While FDI of up to 100 percent is permitted in most sectors in India under the ‘automatic route’ there are a few where it is prohibited or permitted with a threshold such as the Insurance sector. Prohibited Sectors include: Atomic energy, Lottery business, Real estate business or construction of farm houses, Trading in Transferable Development Rights, Gambling and betting including casinos / lottery business, and Manufacturing of cigars, cheroots, cigarillos and cigarettes, of tobacco or of tobacco substitutes

Foreign Venture Capital Investor

In order for foreign investors to invest in VC undertakings they need prior registration with SEBI under SEBI (Foreign Venture Capital Investors) Regulations 2000[14] (the FVCI Regulations). The process typically takes 20 to 30 days from the date of application. To promote job creation and innovation, the RBI allowed for 100 per cent FVCI investment in start-ups. The Non-Debt Rules also allow FVCIs to purchase equity, equity-linked instruments or debt instruments issued by an Indian start-up, irrespective of the sector in which it is engaged, subject to compliance with the sector-specific conditions (as applicable).

Sector-Focused Funds

SEBI has notified the Securities and Exchange Board of India Real Estate Investment Trusts Regulations 2014[15] (the REIT Regulations) to regulate any investments in the Real Estate sector and the SEBI Infrastructure Investment Trusts Regulations 2014[16] (the Infrastructure Regulations) for the infrastructure sector. An infrastructure investment trust (InvIT) and a REIT must be registered with SEBI to conduct their business.

Real Estate Investment Trust

A REIT is a trust formed under the Indian Trust Act 1882 (the Trust Act)[17] and registered under the Registration Act 1908[18] with the primary objective of undertaking the business of real estate investment in accordance with the REIT Regulations. The REIT is created by the sponsor of the trust, the trustee oversees the entire REIT and ensures all rules are complied with while the manager manages the investment decisions, and the beneficiaries are the unitholders of the REIT. They can invest only in SPVs or properties or transfer development rights in India or mortgage-backed securities. The minimum subscription for any publicly listed REIT is 50,000 rupees and the minimum trading lot is 100,000 rupees.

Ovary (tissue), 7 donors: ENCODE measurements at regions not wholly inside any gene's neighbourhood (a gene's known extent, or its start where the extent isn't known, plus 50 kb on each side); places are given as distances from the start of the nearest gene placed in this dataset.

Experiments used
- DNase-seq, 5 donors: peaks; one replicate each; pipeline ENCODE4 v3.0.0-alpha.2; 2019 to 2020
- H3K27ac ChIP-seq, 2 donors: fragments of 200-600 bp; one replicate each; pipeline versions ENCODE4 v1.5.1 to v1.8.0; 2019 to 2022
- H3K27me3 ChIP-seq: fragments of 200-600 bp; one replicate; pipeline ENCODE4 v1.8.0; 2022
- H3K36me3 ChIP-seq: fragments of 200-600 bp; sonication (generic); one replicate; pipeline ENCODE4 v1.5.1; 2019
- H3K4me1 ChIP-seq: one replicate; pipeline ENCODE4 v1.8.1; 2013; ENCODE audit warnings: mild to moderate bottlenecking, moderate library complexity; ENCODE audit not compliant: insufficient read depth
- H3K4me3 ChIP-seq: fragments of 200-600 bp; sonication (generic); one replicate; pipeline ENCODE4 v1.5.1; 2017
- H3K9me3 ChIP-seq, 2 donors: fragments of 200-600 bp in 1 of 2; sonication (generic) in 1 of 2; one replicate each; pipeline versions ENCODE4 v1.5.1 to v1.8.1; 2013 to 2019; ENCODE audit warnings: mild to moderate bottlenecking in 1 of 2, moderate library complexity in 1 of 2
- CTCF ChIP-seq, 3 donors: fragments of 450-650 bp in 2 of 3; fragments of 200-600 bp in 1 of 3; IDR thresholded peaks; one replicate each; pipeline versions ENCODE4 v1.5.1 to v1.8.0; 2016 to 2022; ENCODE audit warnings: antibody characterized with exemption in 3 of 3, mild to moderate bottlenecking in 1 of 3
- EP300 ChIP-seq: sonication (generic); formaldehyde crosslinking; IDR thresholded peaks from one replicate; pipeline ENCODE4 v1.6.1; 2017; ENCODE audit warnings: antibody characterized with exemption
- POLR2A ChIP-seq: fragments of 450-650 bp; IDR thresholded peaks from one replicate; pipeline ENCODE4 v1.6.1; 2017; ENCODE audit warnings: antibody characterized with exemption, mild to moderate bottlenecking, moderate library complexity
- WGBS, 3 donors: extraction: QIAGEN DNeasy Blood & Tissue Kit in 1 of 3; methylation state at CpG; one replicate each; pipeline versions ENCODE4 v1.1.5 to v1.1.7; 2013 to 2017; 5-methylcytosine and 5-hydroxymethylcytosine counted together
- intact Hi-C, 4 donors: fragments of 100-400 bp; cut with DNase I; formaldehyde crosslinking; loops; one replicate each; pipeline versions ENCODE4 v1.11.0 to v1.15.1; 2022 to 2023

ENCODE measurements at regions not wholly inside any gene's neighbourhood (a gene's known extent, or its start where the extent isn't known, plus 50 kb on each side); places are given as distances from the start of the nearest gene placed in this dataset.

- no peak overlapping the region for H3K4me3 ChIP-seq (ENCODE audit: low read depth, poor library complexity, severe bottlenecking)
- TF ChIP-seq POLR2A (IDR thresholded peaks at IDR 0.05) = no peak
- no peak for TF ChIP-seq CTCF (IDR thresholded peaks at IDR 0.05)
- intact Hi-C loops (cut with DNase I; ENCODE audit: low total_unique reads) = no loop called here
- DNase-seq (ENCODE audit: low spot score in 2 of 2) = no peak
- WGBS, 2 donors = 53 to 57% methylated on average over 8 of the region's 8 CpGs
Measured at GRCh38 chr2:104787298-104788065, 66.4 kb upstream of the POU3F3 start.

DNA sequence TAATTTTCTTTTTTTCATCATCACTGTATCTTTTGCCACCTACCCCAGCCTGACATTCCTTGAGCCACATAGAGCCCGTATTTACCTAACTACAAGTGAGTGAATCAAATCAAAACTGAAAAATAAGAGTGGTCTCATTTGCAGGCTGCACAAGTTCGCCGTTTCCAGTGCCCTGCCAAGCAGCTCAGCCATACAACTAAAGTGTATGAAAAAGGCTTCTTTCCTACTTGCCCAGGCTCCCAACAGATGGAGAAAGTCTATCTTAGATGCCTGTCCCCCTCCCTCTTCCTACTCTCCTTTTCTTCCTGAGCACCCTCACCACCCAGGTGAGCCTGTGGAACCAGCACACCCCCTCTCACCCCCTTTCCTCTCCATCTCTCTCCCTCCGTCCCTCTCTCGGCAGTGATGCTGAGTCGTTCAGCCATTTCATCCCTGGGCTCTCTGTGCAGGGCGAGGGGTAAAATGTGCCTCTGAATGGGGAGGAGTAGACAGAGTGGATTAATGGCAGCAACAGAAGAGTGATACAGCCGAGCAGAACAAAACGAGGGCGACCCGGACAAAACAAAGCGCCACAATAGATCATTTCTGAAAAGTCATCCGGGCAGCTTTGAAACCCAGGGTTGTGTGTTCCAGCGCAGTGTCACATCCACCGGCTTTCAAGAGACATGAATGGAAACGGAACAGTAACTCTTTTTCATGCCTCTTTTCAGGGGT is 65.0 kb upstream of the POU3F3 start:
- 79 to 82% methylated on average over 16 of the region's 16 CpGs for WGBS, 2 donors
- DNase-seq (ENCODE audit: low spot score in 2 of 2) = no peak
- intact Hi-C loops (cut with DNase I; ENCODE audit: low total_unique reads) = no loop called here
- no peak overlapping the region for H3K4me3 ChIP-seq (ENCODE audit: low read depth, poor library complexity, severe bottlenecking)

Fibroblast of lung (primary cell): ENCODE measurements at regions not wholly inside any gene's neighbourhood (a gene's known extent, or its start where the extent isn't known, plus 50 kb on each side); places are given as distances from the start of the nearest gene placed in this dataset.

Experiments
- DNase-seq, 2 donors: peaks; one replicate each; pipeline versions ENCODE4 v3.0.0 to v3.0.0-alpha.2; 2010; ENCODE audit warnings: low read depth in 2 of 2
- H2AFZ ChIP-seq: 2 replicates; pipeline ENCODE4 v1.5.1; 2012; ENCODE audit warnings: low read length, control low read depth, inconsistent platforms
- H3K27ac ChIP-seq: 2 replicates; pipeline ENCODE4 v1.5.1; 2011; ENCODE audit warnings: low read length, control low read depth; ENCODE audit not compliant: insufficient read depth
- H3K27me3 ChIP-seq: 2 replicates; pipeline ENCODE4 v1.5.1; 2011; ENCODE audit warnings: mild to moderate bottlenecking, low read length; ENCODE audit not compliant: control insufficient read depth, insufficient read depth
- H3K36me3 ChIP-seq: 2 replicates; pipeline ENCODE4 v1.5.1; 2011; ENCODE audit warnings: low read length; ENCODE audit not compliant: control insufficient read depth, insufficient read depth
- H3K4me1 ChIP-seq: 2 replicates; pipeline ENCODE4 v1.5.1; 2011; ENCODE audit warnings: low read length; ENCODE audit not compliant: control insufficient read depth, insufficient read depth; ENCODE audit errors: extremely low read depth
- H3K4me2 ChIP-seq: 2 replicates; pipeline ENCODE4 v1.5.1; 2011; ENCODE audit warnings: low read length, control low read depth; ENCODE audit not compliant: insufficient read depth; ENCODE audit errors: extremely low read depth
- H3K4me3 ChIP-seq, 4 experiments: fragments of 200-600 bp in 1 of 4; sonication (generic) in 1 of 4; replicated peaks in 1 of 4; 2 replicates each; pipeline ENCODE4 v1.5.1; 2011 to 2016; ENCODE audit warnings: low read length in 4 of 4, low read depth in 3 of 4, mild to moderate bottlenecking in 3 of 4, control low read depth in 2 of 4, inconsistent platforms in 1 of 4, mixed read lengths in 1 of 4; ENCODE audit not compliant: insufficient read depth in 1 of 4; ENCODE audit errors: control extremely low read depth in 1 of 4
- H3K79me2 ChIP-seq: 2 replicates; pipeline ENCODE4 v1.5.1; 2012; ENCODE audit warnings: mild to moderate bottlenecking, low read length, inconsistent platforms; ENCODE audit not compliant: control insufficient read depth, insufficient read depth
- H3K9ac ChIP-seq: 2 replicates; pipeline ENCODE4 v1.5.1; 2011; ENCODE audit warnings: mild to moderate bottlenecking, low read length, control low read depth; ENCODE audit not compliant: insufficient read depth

Infrastructure Investment Trust

Similarly, an InvIT is a trust formed under the Trust Act and registered under the Registration Act. An InvIT is created by the sponsor of the trust, the ownership of the property vests in the trustee and the beneficiaries are the unitholders of the InvIT. A sponsor creates a trust and a trustee is appointed to hold the assets of the trust in benefit of the unitholders. The investment manager then makes the decisions for the InvT and is responsible for the management of any projects undertaken. An InvIT is required to hold not less than 51 percent of the equity share capital or interest in the project SPVs. The minimum subscription from any investor in any publicly issued InvIT is 100,000 rupees.

The Infrastructure Regulations and the REIT Regulations regulate the investment and borrowing powers, along with any other requirements. They also provide for the rights and obligations of different entities involved and the valuation of assets and the distribution policy of REITs and InvITs. However, Infrastructure Regulations exclude projects that generate revenue or profit from rental or leasehold income. The Companies (Acceptance of Deposits) Rules 2014[19] (the Deposit Rules) have been amended to exclude amounts received by a company from a REIT from the purview of ‘deposit’ under Rule 2(1) (c) (xviii) of the Deposit Rules. This is in accordance with the earlier amendments, which also excluded amounts received from AIFs, domestic VCFs, InvITs and mutual funds registered with SEBI.

Banks are allowed to participate in REITs and InvITs with a ceiling of 20 percent of their net owned funds for direct investments subject to a few conditions: